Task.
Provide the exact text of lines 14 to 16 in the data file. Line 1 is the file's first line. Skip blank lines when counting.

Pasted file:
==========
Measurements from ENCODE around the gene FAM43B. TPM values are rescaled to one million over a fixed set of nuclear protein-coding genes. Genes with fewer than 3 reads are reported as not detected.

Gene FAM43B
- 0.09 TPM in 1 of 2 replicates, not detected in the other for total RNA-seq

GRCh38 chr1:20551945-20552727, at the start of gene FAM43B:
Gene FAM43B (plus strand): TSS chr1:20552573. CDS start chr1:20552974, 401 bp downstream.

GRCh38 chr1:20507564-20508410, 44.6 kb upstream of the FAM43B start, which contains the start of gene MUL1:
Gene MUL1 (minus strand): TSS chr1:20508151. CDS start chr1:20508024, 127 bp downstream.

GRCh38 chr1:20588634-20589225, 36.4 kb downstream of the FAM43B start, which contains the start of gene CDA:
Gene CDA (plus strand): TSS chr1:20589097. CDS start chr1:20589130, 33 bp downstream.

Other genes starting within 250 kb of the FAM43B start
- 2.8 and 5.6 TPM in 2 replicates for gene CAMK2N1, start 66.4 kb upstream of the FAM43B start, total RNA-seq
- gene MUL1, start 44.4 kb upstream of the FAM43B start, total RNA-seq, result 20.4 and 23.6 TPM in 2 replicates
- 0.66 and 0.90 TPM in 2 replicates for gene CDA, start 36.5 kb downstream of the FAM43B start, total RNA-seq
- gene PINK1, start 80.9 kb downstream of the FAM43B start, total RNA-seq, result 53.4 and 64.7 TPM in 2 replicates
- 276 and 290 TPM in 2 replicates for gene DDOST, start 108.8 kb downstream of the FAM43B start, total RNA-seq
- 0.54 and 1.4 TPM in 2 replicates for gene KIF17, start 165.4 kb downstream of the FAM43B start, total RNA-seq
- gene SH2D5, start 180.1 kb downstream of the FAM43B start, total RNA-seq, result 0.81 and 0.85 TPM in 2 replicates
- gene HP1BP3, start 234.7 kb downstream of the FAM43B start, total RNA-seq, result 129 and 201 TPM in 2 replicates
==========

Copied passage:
- gene PINK1, start 80.9 kb downstream of the FAM43B start, total RNA-seq, result 53.4 and 64.7 TPM in 2 replicates
- 276 and 290 TPM in 2 replicates for gene DDOST, start 108.8 kb downstream of the FAM43B start, total RNA-seq
- 0.54 and 1.4 TPM in 2 replicates for gene KIF17, start 165.4 kb downstream of the FAM43B start, total RNA-seq